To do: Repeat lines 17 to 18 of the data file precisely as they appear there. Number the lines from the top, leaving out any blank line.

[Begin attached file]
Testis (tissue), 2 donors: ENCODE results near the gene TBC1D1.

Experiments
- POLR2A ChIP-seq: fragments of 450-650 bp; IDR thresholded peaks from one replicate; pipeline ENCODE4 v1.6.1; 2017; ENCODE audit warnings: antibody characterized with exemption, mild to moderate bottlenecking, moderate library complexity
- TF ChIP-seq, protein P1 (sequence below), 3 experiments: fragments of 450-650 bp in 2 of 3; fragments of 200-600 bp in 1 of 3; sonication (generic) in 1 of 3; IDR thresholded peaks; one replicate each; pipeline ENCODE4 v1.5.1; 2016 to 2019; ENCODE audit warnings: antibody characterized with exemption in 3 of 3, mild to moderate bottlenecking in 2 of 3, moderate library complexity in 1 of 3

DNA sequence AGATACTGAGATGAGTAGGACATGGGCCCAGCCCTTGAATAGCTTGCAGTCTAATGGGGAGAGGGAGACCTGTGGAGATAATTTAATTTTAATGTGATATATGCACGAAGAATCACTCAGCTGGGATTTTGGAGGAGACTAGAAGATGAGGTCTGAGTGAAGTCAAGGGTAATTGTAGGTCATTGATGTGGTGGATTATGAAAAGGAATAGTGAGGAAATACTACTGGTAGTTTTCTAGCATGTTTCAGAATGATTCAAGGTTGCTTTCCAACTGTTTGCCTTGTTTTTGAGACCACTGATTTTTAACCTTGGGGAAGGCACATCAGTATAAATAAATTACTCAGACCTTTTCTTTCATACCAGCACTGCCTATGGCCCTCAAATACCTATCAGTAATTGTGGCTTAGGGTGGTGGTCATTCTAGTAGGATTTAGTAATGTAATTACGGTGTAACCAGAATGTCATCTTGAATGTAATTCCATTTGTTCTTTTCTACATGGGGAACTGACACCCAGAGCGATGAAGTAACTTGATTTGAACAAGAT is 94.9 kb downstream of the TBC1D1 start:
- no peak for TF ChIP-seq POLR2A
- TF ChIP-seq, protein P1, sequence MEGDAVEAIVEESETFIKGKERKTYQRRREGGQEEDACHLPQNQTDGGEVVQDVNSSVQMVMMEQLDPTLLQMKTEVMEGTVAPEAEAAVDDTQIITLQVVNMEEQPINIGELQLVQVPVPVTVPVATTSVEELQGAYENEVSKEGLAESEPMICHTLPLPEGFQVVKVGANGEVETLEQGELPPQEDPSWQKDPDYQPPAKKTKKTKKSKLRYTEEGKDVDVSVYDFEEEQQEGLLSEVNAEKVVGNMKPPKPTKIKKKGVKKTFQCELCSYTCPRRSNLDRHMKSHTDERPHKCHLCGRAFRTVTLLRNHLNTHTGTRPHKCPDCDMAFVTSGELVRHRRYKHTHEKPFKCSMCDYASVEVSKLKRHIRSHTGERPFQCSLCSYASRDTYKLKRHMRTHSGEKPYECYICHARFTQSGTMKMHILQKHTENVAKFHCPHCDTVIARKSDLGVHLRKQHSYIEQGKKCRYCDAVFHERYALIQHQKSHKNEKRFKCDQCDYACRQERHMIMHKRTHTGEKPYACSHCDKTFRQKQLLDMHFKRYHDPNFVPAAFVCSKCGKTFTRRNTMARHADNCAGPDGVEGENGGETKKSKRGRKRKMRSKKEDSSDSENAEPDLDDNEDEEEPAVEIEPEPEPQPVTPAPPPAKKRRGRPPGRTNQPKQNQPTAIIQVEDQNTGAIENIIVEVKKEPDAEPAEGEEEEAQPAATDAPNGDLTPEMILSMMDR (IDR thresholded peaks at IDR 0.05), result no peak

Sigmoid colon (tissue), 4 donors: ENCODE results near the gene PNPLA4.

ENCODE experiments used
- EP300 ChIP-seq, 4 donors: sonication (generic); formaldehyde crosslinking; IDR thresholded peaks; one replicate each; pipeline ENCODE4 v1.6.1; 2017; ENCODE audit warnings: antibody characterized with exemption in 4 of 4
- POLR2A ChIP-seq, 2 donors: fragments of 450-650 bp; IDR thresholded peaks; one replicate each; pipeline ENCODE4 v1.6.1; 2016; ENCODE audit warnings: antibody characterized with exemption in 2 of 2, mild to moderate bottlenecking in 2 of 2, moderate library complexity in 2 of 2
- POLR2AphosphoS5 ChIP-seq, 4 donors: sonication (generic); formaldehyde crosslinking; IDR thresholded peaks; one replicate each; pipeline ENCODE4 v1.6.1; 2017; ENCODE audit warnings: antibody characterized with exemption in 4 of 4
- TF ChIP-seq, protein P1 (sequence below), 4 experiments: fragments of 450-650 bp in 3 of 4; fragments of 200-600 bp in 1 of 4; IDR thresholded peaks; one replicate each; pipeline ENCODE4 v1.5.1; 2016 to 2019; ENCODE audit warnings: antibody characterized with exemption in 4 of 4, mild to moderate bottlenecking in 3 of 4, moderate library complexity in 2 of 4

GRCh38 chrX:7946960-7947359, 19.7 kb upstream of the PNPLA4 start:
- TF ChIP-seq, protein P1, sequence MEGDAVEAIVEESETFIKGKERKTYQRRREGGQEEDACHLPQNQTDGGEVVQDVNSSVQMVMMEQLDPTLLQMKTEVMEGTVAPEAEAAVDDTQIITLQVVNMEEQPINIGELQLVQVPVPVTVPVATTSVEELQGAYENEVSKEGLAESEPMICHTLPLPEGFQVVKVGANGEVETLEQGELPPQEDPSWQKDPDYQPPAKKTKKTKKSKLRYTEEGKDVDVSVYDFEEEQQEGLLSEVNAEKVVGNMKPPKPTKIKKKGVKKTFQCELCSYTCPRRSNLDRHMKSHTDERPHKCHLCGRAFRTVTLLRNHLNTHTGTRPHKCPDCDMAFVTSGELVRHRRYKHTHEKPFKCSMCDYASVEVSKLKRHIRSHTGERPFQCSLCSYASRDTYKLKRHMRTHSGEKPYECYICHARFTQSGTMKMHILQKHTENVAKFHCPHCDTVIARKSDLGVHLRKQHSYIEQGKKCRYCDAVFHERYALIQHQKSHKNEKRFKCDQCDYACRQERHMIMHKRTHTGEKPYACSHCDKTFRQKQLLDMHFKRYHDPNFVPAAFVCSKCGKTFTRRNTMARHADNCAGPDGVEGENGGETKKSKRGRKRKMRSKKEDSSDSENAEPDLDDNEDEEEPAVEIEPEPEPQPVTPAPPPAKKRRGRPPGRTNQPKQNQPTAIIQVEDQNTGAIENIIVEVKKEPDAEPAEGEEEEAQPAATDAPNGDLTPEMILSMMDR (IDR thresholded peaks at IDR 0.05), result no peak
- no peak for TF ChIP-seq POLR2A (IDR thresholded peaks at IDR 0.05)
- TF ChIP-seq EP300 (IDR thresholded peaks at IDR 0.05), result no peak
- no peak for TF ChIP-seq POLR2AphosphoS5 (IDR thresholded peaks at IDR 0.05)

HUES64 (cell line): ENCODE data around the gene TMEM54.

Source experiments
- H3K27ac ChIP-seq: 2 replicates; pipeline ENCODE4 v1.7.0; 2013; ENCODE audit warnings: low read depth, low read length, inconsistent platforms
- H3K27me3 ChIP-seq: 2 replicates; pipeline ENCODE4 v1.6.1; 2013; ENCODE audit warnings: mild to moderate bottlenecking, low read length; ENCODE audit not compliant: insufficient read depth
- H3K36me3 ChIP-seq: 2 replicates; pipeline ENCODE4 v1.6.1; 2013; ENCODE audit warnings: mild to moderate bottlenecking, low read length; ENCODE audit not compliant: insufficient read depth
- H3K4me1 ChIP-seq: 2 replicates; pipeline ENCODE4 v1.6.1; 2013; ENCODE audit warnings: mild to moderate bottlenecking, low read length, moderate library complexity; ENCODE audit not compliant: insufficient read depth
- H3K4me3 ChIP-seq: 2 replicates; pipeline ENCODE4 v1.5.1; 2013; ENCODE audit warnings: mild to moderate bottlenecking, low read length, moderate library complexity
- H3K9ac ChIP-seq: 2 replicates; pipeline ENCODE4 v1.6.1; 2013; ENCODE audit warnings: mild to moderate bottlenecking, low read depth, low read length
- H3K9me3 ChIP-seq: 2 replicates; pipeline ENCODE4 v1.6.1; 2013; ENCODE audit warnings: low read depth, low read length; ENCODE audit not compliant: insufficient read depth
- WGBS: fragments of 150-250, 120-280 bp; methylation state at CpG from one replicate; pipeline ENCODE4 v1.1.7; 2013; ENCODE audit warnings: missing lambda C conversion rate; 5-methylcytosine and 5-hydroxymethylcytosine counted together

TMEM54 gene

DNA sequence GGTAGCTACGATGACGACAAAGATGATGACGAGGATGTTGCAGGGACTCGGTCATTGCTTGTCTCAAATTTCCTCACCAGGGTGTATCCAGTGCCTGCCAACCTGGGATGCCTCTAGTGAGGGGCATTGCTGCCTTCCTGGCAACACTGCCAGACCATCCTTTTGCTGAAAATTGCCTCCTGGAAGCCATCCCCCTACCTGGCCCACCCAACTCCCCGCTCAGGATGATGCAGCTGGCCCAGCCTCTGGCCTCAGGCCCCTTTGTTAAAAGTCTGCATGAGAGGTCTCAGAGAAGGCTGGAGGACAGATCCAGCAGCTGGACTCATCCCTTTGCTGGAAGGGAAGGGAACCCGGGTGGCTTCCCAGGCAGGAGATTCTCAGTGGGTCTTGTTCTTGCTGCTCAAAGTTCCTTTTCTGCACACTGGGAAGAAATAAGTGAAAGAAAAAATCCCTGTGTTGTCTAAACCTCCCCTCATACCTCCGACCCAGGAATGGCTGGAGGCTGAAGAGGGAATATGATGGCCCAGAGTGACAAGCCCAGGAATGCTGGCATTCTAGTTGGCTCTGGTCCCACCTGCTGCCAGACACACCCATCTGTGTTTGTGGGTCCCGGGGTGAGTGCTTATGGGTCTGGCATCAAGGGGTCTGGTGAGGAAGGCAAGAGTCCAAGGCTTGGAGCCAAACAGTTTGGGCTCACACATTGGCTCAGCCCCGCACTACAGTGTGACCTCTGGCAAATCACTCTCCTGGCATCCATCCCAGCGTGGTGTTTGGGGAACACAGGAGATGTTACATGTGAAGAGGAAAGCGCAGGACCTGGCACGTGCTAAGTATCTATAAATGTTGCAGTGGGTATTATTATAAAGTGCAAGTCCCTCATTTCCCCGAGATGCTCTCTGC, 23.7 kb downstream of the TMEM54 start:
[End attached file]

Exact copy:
- TF ChIP-seq EP300 (IDR thresholded peaks at IDR 0.05), result no peak
- no peak for TF ChIP-seq POLR2AphosphoS5 (IDR thresholded peaks at IDR 0.05)